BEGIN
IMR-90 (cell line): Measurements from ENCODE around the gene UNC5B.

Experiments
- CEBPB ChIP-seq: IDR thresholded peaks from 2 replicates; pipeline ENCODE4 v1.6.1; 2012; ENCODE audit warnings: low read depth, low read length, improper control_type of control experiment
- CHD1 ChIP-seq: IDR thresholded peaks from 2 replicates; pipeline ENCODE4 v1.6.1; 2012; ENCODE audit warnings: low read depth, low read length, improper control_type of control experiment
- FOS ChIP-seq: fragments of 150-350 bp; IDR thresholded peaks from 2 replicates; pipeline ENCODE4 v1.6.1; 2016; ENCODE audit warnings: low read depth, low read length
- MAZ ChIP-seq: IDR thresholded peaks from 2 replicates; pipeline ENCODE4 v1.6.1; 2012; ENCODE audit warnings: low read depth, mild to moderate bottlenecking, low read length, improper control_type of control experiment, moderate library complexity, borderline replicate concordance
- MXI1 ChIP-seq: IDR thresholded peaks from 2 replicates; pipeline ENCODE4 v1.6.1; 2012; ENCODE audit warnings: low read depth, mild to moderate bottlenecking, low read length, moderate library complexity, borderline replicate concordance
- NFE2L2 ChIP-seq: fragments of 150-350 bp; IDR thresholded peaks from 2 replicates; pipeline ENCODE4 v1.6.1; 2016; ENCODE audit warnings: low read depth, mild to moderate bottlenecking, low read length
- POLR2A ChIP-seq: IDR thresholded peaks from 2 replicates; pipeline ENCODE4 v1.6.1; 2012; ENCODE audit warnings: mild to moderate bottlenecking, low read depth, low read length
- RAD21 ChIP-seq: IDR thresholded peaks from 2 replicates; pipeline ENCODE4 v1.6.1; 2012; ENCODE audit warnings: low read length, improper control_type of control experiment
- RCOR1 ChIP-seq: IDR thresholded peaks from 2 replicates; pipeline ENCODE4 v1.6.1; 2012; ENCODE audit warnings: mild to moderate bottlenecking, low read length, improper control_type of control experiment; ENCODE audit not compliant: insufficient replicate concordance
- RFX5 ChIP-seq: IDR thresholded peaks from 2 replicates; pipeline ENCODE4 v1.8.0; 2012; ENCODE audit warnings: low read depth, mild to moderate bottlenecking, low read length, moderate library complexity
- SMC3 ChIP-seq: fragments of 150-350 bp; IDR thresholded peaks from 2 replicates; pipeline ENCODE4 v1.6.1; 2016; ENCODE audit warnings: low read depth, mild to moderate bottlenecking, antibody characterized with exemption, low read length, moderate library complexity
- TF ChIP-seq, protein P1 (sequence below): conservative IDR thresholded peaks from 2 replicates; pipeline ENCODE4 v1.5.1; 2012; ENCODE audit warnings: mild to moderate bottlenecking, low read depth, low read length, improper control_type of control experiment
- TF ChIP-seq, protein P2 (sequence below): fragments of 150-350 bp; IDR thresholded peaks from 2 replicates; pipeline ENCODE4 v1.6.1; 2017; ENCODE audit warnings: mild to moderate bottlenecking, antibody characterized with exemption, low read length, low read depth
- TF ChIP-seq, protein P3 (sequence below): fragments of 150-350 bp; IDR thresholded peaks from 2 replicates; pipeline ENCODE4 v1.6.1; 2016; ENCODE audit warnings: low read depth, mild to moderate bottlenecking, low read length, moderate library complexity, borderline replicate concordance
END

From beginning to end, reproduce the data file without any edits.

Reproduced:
IMR-90 (cell line): Measurements from ENCODE around the gene UNC5B.

Experiments
- CEBPB ChIP-seq: IDR thresholded peaks from 2 replicates; pipeline ENCODE4 v1.6.1; 2012; ENCODE audit warnings: low read depth, low read length, improper control_type of control experiment
- CHD1 ChIP-seq: IDR thresholded peaks from 2 replicates; pipeline ENCODE4 v1.6.1; 2012; ENCODE audit warnings: low read depth, low read length, improper control_type of control experiment
- FOS ChIP-seq: fragments of 150-350 bp; IDR thresholded peaks from 2 replicates; pipeline ENCODE4 v1.6.1; 2016; ENCODE audit warnings: low read depth, low read length
- MAZ ChIP-seq: IDR thresholded peaks from 2 replicates; pipeline ENCODE4 v1.6.1; 2012; ENCODE audit warnings: low read depth, mild to moderate bottlenecking, low read length, improper control_type of control experiment, moderate library complexity, borderline replicate concordance
- MXI1 ChIP-seq: IDR thresholded peaks from 2 replicates; pipeline ENCODE4 v1.6.1; 2012; ENCODE audit warnings: low read depth, mild to moderate bottlenecking, low read length, moderate library complexity, borderline replicate concordance
- NFE2L2 ChIP-seq: fragments of 150-350 bp; IDR thresholded peaks from 2 replicates; pipeline ENCODE4 v1.6.1; 2016; ENCODE audit warnings: low read depth, mild to moderate bottlenecking, low read length
- POLR2A ChIP-seq: IDR thresholded peaks from 2 replicates; pipeline ENCODE4 v1.6.1; 2012; ENCODE audit warnings: mild to moderate bottlenecking, low read depth, low read length
- RAD21 ChIP-seq: IDR thresholded peaks from 2 replicates; pipeline ENCODE4 v1.6.1; 2012; ENCODE audit warnings: low read length, improper control_type of control experiment
- RCOR1 ChIP-seq: IDR thresholded peaks from 2 replicates; pipeline ENCODE4 v1.6.1; 2012; ENCODE audit warnings: mild to moderate bottlenecking, low read length, improper control_type of control experiment; ENCODE audit not compliant: insufficient replicate concordance
- RFX5 ChIP-seq: IDR thresholded peaks from 2 replicates; pipeline ENCODE4 v1.8.0; 2012; ENCODE audit warnings: low read depth, mild to moderate bottlenecking, low read length, moderate library complexity
- SMC3 ChIP-seq: fragments of 150-350 bp; IDR thresholded peaks from 2 replicates; pipeline ENCODE4 v1.6.1; 2016; ENCODE audit warnings: low read depth, mild to moderate bottlenecking, antibody characterized with exemption, low read length, moderate library complexity
- TF ChIP-seq, protein P1 (sequence below): conservative IDR thresholded peaks from 2 replicates; pipeline ENCODE4 v1.5.1; 2012; ENCODE audit warnings: mild to moderate bottlenecking, low read depth, low read length, improper control_type of control experiment
- TF ChIP-seq, protein P2 (sequence below): fragments of 150-350 bp; IDR thresholded peaks from 2 replicates; pipeline ENCODE4 v1.6.1; 2017; ENCODE audit warnings: mild to moderate bottlenecking, antibody characterized with exemption, low read length, low read depth
- TF ChIP-seq, protein P3 (sequence below): fragments of 150-350 bp; IDR thresholded peaks from 2 replicates; pipeline ENCODE4 v1.6.1; 2016; ENCODE audit warnings: low read depth, mild to moderate bottlenecking, low read length, moderate library complexity, borderline replicate concordance